Over the years Terrace council has had a couple of notable successes in the realm of economic development by setting itself a not always obvious goal and relentlessly pursuing it.
The classic example for me was its drive in the last millennium to market the city as a service centre for the mining industry.
At the time I was The Terrace Standard reporter covering city hall and I have to admit I thought the idea was, shall we say, optimistic.
Back then Smithers was the acknowledged service centre for Northwest miners, which made sense given its relative proximity to actual mines. Terrace wasn’t remotely close to the action.
Nevertheless, council mandated then-councillor Danny Sheridan and economic development officer Peter Monteith to turn the idea into a reality.
The duo took to their task with gusto, attending all sorts of mining conferences, banging on doors and, no doubt, making something of a nuisance of themselves.
And it actually worked.
A couple of service companies located here and, even more astonishing, Terrace was named mining community of the year.
The results may not have been earth-shattering, but it proved what could be done if an aggressive approach was taken rather than sitting back and waiting to be “discovered”.
Fast forward some years and a new ec-dev officer, Ken Veldman, was given a new mandate – get us some big box stores. And as countless shoppers know, that one didn’t turn out too badly either.
I suggest recent developments present Terrace with a new goal.
Liquefied natural gas is the big story these days with KM LNG, the BC LNG Co-op and Shell all proposing to build plants in Kitimat.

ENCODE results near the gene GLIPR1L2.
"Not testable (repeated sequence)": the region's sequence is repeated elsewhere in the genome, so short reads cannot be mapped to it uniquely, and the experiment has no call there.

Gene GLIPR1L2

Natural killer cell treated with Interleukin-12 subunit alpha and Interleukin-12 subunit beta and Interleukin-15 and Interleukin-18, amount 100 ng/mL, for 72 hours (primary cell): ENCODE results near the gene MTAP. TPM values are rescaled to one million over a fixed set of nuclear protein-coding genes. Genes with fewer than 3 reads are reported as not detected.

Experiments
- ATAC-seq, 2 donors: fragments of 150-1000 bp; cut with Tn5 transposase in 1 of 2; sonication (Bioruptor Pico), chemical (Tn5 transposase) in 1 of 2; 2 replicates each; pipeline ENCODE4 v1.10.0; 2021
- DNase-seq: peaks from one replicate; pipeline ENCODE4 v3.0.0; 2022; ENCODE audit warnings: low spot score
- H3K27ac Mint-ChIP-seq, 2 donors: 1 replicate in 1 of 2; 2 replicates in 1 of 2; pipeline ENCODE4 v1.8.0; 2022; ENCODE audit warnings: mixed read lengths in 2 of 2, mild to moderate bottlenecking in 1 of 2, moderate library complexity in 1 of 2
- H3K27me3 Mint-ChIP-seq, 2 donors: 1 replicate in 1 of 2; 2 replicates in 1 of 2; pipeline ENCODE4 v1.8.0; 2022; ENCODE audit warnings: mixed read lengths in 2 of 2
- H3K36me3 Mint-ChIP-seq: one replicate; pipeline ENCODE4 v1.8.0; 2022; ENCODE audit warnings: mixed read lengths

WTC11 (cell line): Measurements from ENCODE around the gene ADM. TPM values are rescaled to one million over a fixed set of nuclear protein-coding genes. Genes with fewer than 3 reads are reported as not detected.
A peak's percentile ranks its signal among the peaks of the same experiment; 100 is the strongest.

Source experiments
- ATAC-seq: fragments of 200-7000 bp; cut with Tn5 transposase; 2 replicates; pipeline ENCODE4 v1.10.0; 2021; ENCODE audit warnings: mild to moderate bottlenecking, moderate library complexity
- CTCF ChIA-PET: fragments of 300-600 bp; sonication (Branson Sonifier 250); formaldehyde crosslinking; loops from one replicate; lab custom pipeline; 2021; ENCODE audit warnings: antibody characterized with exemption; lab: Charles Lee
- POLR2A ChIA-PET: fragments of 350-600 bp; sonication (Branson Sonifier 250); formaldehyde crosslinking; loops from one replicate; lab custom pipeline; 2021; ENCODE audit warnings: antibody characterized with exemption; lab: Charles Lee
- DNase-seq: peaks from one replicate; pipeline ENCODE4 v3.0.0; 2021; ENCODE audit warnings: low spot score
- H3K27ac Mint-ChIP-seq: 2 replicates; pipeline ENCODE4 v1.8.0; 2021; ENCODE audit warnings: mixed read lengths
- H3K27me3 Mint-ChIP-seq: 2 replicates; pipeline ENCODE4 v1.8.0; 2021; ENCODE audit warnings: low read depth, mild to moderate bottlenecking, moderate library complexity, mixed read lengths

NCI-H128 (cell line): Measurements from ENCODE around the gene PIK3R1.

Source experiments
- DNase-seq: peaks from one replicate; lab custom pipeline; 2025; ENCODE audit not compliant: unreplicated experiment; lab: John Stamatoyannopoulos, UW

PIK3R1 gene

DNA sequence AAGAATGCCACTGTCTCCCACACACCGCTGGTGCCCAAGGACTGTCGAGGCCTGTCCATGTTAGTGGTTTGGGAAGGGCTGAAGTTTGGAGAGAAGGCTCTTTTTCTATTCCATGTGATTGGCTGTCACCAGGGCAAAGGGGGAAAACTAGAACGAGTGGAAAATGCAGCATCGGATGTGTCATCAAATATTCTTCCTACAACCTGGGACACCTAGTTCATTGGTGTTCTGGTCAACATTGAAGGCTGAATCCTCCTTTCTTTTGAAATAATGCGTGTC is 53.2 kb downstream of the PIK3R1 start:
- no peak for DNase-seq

There’s certainly no shortage of natural gas to feed these operations. Tests of a recent Apache Canada discovery – it is the majority player in the KM LNG project – suggest the play holds a staggering 48 trillion cubic feet of marketable gas – that’s enough gas to match Canada’s entire current output for nearly a decade.
But there is a shortage of power needed to run the Kitimat plants.
As reported in this paper May 30, BC Hydro says it can handle the power needs of the KM LNG and the much smaller BC LNG Co-op plants. But it needs new sources of power to fuel the Shell project – it is bigger than the other two put together.
While BC Hydro pays lip service to “renewable” energy such as wind and run-of-river, it recognizes the reality that a natural gas fired power plant may be needed to ensure a constant supply of electricity.
Granted, it touts the supply benefits of a Site C hydro-electric project on the Peace River, but it admits that would not come on-line for a decade – I suspect longer. And Shell wants to be shipping LNG by 2019.
So what the heck does this have to do with Terrace? Enter the airport lands industrial estate.
Shell bought the old Methanex methanol plant site for its proposed LNG facility.
While that site is big enough for the proposed liquefaction plant, it appears they will have to purchase more land to house a power plant to run it. Why can that gas-fired plant not be located on the industrial estate?
I am certain the City of Terrace would be motivated to sell a chunk of the estate and could therefore undercut whatever Rio Tinto Alcan, the primary landowner in Kitimat, would seek.
I suspect the geo-technical findings on an industrial estate site would be less daunting than those in Kitimat. And Terrace’s tax regime is more industry-friendly than Kitimat’s.
BC Hydro has already said it will have to put in a new powerline between the Terrace and Kitimat sub-stations to meet the needs of LNG.
Therefore there would be an outlet for power produced by an industrial estate power plant.
The benefits for Terrace are obvious: it would get an anchor for its industrial estate and a sorely needed increase in non-residential tax revenue.
I am sure I could think of a dozen reasons why this idea is lunatic. But then I thought the mining drive was equally nuts.
So, city council, why not give it a look? After all, nothing ventured, nothing gained.
With this column, Malcolm Baxter joins The Terrace Standard as a contributor. Recently retired as editor of The Northern Sentinel, Baxter covered the northwest for 25 years.